Shortly after entering the realms of ‘South of The River’ I arrive at the junction with The Cut. The Ring public house is on the opposite corner, this sporting boozer takes its name from the Surrey Chapel, renamed ‘The Ring’ by former British Lightweight Champion, Dick Burge, the venue was one of the first in London to permanently stage boxing bouts, until a bomb in 1940 brought about its demise.

The location of the original Ring is now occupied by Transport for London’s Palestra House, and now the location where Knowledge students are subjected to their regular Appearances. The building is appropriately named since a ‘palestra’ was in ancient Greece and Rome a public place devoted to the training of wrestlers and other athletes, and you’d need plenty of training to undertake The Knowledge.

Turning right into The Cut, appropriately named as this little cut-through circumvents the busy Waterloo Station. Heading now through Kennington, this run has one last surprise.

Soon after joining Clapham Road I turn right into – Albert Square. The name made famous by the BBC East End soap, and here is its namesake in gentrified South London.

This elegant Victorian Garden Square was once where the famous Tradescants, the 17th-century pioneer collectors of plants from around the world, lived and gardened.

I would also later find out this square has another secret. Today one of its residents is a famous comedy actress, who used the rooms in her house to describe certain points in her eclectic life, from a beautiful 1960s model, a character in one of the best-loved comedies to a political activist.

This eponymous square is not the template for the BBC’s soap, nor is East London’s Albert Square, which is not far from Stratford. With its boxy terraced houses, grey brick and prominent windows arranged around a rectangular garden whose staunch black railings create an enclosed space of bushes, paths and benches, Fassett Square is said to be the inspiration for Eastenders.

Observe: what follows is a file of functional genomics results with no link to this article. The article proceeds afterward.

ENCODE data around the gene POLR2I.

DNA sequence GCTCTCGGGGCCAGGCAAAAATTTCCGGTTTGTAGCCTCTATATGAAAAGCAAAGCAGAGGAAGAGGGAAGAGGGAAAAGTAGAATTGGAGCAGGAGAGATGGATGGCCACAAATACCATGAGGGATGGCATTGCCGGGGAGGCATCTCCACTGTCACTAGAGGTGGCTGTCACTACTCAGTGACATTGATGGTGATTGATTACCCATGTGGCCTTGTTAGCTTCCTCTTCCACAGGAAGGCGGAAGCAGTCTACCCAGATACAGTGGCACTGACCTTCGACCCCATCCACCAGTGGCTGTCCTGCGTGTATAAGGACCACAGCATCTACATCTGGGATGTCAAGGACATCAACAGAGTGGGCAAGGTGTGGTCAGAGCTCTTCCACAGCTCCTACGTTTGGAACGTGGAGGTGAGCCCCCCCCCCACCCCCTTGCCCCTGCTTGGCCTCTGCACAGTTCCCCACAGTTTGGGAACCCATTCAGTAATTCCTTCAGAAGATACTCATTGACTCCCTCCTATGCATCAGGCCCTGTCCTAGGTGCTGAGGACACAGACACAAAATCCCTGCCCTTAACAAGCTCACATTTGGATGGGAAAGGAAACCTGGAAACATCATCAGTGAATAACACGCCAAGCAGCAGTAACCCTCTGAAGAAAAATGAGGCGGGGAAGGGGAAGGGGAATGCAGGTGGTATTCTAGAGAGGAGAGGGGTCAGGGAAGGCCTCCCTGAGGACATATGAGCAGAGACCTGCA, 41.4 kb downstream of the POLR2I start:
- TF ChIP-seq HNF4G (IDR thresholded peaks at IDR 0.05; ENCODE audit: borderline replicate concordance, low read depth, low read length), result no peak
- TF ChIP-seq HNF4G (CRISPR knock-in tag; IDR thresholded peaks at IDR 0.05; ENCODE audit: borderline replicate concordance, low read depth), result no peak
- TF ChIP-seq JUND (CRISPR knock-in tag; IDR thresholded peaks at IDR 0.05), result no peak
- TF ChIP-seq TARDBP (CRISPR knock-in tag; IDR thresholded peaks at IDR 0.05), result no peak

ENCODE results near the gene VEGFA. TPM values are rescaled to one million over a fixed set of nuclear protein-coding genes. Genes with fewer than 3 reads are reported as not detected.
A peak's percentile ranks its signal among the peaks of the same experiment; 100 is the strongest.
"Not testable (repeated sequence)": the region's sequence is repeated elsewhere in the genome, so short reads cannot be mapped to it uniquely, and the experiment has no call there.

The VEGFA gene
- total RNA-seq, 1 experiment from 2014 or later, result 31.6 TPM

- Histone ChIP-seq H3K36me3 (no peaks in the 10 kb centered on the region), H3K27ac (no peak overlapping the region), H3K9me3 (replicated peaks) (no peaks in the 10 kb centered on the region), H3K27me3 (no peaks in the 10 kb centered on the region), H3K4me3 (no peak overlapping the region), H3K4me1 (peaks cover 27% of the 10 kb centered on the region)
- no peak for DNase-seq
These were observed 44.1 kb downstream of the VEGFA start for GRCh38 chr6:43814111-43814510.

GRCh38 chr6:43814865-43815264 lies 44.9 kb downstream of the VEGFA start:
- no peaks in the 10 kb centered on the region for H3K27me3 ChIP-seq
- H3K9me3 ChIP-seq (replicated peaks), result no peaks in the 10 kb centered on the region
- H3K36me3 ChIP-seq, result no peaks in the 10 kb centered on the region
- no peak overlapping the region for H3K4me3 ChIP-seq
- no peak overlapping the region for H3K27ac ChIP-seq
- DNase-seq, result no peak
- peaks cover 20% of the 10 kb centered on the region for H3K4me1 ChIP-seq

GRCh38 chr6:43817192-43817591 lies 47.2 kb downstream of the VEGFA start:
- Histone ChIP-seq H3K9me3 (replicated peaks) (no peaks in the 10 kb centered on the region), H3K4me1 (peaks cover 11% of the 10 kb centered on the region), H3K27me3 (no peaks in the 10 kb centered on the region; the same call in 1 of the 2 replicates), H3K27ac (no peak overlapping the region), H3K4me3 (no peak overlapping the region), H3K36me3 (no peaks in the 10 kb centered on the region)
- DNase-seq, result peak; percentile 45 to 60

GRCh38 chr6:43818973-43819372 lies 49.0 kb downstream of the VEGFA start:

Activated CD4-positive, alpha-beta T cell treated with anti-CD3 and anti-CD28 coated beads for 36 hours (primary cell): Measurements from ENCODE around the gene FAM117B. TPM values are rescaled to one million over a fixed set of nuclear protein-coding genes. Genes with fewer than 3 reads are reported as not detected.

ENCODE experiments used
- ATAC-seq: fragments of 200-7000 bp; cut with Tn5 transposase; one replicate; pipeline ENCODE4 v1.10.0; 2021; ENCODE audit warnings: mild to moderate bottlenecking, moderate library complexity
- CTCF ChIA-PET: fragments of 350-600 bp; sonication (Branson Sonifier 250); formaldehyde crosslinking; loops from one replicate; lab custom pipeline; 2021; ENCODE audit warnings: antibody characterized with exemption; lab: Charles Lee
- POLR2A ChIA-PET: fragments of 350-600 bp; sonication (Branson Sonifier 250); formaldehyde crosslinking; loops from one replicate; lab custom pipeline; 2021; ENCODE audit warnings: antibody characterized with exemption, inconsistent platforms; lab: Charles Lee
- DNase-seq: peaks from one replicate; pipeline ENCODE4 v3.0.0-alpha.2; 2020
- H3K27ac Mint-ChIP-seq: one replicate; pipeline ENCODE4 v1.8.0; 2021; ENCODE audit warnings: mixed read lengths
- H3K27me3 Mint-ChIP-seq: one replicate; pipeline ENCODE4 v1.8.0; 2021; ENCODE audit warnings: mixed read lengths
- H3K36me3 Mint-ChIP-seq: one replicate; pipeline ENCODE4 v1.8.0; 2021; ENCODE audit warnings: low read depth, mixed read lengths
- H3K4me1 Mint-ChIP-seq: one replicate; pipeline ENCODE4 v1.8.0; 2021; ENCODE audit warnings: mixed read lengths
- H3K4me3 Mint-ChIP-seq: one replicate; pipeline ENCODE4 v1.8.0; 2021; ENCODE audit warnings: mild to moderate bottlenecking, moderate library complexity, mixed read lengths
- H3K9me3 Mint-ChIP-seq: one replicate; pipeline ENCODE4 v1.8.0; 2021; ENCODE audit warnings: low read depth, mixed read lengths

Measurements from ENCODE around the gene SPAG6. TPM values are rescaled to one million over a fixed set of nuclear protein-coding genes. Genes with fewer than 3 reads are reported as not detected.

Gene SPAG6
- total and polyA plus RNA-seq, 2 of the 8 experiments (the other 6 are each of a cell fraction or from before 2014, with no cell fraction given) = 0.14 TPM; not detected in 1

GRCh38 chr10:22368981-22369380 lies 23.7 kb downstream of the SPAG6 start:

After leaving Albert Square the destination of this run has one last secret. The only point of interest on Lansdowne Way is Stockwell bus garage which was described by author Will Self as “a pod of whales, a concrete Leviathan, frozen in mid arch as they swim through the rather choppy brick sea of south London”. So how is it that the overnight parking space for 200 buses is so admired and has been given Grade II* listing?

Opened in 1952, its 410-feet long roof structure formed of ten, extremely shallow ‘two-hinged’ arched ribs covering 73,350 square feet, was Europe’s largest unsupported roof span at the time of construction.

The Method of Loci
Another aide-memoire discussed in The Knowledge train your brain like a cabbie by Robert Lordan is the ‘Method of Loci’ (loci being Latin for ‘locations’). You might like to try it yourself, it involves envisioning objects as they appear along a set line. The most obvious would be recalling the order in which shops are located on your high street. Once satisfied with this method you can progress to the ‘Memory Palace’, made famous in recent years by the BBC adaption of Sherlock.

Here you devise a building within your mind and placing objects representing the aspects you wish to recall, be it furniture, a painting or person.

This memory method would work well with this run.